Tulips, Tulipa spp., are one of the most instantly recognisable groups of flowers, with their popularity supporting a billion Euro cultivation industry, and the Plants being considered culturally important in many countries. Despite this, the taxonomy of the group is still somewhat unclear, with estimates of the number of known species varying between 70 and 100, depending on the classification system used. This is because Tulips are highly variable in traits such as flower shape, colour, and even genome size, even within species, making the delimitation of species difficult, and often debatable.
In a paper published in the journal Phytotaxa on 22 September 2022, Brett Wilson of the Department of Plant Sciences at the University of Cambridge, Georgy Lazkov of the Institute of Biology at the National Academy of Sciences of the Kyrgyz Republic, Kaiyrkul Shalpykov of the Institute of Chemistry and Phytotechnology at the National Academy of Sciences of the Kyrgyz Republic, and Samuel Brockington, also of the Department of Plant Sciences at the University of Cambridge, describe a new species of Tulip from the Toktogul area of the JalalAbad Region, in the western Tien-Shan Mountains of Kyrgyzstan.
The new species is named Tulipa toktogulica, in reference to the region where it was found. It is established as a new species on the basis of analysis of analysis of four regions of the genome, which established Tulipa toktogulica as the sister species to a group comprising Tulipa talassica and Tulipa lemmersii.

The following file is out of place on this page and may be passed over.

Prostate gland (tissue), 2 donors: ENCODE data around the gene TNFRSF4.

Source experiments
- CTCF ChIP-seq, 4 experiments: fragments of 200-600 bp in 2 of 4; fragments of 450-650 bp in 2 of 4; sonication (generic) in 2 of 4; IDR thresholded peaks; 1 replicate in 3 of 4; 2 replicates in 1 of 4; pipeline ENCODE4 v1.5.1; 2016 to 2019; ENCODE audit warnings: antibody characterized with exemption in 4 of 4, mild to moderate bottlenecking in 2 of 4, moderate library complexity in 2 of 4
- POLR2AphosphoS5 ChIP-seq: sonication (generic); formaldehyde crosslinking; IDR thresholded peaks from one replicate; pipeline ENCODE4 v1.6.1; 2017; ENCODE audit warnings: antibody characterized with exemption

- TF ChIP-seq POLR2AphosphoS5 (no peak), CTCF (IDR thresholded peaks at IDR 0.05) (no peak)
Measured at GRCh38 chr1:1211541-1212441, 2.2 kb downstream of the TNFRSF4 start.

Tulipa toktogulica only produces three leaves, with the outermost reaching about 125 mm in length and 15 mm in width, and a solitary flower, about 35 mm in length, slightly fragrant and yellow in colour, apart from the red outer tepals.
Only four populations of Tulipa toktogulica are known, all from the area to the northeast of the Toktogul Reservoir, with one of these, s in pastureland of the Zagyra Mountains to the south-east of Torkent, in an area heavily grazed by Sheep and Cattle. Wild collecting of Tulips occurs in the area, but there is no commercial trade in the flowers. On the basis of the small number of known populations, and the threat presented to them by overgrazing and climate change, Brett et al. recommend that Tulipa toktogulica be classified as Endangered under the terms of the International Union for Conservation of Nature's Red List of Threatened Species.